All About Yarrow: Cold Remedy, Wound Medicine, and More

I’ve been getting a lot of questions about Yarrow lately, so I decided it was time for a more comprehensive Yarrow post. It’s a very important medicine, and in many regions, right now is the time to harvest it. First, a little background. This plant has many names: Ȟaŋté Čhaŋȟlóǧaŋ Tȟaópi pȟežúta Achillea millefolium YarrowContinue reading “All About Yarrow: Cold Remedy, Wound Medicine, and More”

Cleaning Buffalo Berries

Harvesting maštíŋča phuté (Buffalo berries, Soap berries, or Shepherdia argentea) is messy business. Due to the thorns on the shrubs, and the difficulty of picking them, the traditional harvesting method on the prairies is to lay a dropcloth underneath the plant, and (gently) beat a branch to shake loose any ripe berries. As you canContinue reading “Cleaning Buffalo Berries”

Retrospective: Biodiversity at Sacred Stone Camp

This month marks three years since the founding of Sacred Stone Camp in April of 2016, on land just north of the Standing Rock Sioux Reservation, at the confluence of two important rivers. These photos were taken during Prof. Linda Black Elk’s Sitting Bull College Field Ethnobotany class in June 2016. This day we didContinue reading “Retrospective: Biodiversity at Sacred Stone Camp”

Processing Dried-out Čhaŋšáša

Oops. I let the čhaŋšáša dry out — again. Have you ever gotten so busy that you just didn’t get to processing the čhaŋšáša you harvested before the bark got all dried out? Or maybe you just forgot about a piece, and discovered the poor, dried-up stick in a corner somewhere, months later? I’ve doneContinue reading “Processing Dried-out Čhaŋšáša”

Pȟežíȟota Hinápȟe: Spring sage, and Sage Tea

A shot from last spring: The first spring shoots of Pȟežíȟota (ceremonial sage, Artemisia ludoviciana) emerging in on the prairies of Standing Rock in late April 2018. Working with this plant over the years, I have noticed that there are certain times of the year that are better to pick it for certain uses. TheContinue reading “Pȟežíȟota Hinápȟe: Spring sage, and Sage Tea”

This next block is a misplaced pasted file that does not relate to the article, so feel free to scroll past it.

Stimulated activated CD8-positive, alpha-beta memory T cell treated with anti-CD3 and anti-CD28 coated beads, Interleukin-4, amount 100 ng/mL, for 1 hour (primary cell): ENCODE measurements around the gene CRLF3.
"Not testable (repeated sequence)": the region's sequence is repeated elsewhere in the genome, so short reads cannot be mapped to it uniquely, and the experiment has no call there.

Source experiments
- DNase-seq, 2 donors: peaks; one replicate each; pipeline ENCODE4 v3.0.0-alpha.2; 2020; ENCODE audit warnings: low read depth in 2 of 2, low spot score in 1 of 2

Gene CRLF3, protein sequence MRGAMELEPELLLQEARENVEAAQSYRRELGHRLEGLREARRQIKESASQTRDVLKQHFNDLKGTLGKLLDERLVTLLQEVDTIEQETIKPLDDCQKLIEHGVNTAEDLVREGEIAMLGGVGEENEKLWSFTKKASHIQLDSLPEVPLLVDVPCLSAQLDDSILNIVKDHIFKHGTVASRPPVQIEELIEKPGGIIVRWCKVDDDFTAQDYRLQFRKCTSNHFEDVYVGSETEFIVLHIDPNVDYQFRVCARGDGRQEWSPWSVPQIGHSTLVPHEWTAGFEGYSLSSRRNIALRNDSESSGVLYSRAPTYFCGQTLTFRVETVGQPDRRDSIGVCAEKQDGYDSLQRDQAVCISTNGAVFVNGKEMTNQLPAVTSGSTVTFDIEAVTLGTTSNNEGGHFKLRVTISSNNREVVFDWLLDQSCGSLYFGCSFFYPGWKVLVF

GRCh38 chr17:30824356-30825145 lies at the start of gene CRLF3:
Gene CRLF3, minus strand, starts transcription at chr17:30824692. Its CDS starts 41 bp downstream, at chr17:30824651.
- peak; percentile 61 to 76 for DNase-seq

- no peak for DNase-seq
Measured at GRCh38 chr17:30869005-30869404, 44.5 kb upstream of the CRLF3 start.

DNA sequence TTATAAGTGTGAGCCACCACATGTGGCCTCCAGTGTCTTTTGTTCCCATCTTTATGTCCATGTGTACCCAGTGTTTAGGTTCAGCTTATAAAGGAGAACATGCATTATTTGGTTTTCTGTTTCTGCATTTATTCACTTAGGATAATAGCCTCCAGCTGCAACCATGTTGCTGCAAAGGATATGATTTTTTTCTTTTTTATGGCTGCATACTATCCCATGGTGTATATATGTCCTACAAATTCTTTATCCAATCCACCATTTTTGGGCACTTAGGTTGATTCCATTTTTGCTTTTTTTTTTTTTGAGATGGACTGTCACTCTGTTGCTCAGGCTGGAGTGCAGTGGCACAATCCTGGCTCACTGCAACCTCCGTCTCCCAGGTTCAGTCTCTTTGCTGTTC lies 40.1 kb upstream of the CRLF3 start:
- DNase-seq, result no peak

Čhaŋšáša in Winter

I realized I’ve never posted a good picture of what this shrub looks like in the winter. I guess I’m usually too busy scrambling over snowbanks to get it, and trying to keep warm. I don’t usually pull out my phone, or take off my glove to memorialize the occasion. Thankfully, Sitting Bull College hasContinue reading “Čhaŋšáša in Winter”

Anishinaabe-style Čheyáka in Cree territory

Anishinaabe-style Čheyáka in Cree territory…what? This tri-national title sounds confusing: two indigenous nations, and a plant name from a third. Let me explain. Čheyáka? I always think of čheyáka as its Lakota name. I have to think a little longer to remember its scientific name…Mentha arvensis. And even longer to recall its common English name.Continue reading “Anishinaabe-style Čheyáka in Cree territory”

Prairie Turnip Impostors? Thíŋpsinla (Timpsila) vs. False Thíŋpsiŋla, and how to tell them apart

View Post Pop quiz: Which of these two plants is Thíŋpsiŋla (Prairie turnip, Pediomelum esculentum), and which is its look-alike cousin, the False Thíŋpsiŋla or Ghost Thíŋpsiŋla (Pediomelum argophyllum, Silver Scurf Pea)? Plant #1: Plant #2: **********If you guessed that #2 was the true thíŋpsila, you are correct! I should know better.I make this mistakeContinue reading “Prairie Turnip Impostors? Thíŋpsinla (Timpsila) vs. False Thíŋpsiŋla, and how to tell them apart”

Wáǧačhaŋ Wanáȟča Yúta — Eating Cottonwood Flowers

Wáǧačhaŋ wanáȟča yúta oyákihi he? Can you eat cottonwood flowers? I’ve been working with cottonwood buds to make medicinal salves, but when I walked by our neighborhood trees and noticed that the buds had burst open to reveal these red flowers (technically called catkins, not flowers), I wondered if they were edible. I tried oneContinue reading “Wáǧačhaŋ Wanáȟča Yúta — Eating Cottonwood Flowers”